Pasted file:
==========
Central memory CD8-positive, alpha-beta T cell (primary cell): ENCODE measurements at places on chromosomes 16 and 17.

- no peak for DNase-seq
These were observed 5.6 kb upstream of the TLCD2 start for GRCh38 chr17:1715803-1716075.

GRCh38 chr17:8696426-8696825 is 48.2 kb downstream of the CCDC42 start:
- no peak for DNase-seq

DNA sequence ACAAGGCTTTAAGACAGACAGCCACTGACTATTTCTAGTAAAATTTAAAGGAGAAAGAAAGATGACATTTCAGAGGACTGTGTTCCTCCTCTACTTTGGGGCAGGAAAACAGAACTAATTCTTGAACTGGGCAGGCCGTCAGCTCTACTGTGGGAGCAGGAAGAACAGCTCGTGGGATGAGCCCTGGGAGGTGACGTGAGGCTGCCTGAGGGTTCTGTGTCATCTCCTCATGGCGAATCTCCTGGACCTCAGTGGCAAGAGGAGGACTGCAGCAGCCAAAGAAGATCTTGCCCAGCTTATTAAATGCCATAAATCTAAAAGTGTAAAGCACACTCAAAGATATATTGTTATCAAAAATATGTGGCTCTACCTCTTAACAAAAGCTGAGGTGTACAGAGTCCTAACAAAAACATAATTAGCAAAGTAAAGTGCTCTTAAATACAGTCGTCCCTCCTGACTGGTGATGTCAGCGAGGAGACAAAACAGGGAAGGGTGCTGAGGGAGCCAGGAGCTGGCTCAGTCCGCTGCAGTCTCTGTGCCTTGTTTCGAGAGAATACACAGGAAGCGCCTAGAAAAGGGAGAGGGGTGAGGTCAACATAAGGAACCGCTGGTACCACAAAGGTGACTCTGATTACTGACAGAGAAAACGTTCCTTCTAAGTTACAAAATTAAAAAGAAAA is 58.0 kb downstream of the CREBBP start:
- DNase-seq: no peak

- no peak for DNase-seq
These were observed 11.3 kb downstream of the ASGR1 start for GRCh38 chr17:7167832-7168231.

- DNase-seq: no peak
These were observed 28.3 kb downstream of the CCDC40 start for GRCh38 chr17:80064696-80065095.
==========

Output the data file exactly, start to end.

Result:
Central memory CD8-positive, alpha-beta T cell (primary cell): ENCODE measurements at places on chromosomes 16 and 17.

- no peak for DNase-seq
These were observed 5.6 kb upstream of the TLCD2 start for GRCh38 chr17:1715803-1716075.

GRCh38 chr17:8696426-8696825 is 48.2 kb downstream of the CCDC42 start:
- no peak for DNase-seq

DNA sequence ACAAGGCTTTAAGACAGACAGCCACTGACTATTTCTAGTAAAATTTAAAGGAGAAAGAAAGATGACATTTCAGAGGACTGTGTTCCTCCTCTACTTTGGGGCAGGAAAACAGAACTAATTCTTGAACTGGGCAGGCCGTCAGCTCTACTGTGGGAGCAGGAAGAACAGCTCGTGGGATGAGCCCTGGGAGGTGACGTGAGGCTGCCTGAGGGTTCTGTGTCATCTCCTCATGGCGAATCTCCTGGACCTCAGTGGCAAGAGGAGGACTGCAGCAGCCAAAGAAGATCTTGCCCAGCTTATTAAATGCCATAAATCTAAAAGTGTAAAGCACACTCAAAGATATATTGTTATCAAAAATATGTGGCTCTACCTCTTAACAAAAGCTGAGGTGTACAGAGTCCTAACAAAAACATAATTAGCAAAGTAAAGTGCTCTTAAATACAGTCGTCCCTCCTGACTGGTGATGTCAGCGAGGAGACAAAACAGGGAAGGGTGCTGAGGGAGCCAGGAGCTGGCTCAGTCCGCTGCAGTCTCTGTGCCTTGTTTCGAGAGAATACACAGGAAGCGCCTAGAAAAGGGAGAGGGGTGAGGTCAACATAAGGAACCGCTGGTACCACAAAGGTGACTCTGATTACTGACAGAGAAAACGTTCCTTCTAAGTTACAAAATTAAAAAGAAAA is 58.0 kb downstream of the CREBBP start:
- DNase-seq: no peak

- no peak for DNase-seq
These were observed 11.3 kb downstream of the ASGR1 start for GRCh38 chr17:7167832-7168231.

- DNase-seq: no peak
These were observed 28.3 kb downstream of the CCDC40 start for GRCh38 chr17:80064696-80065095.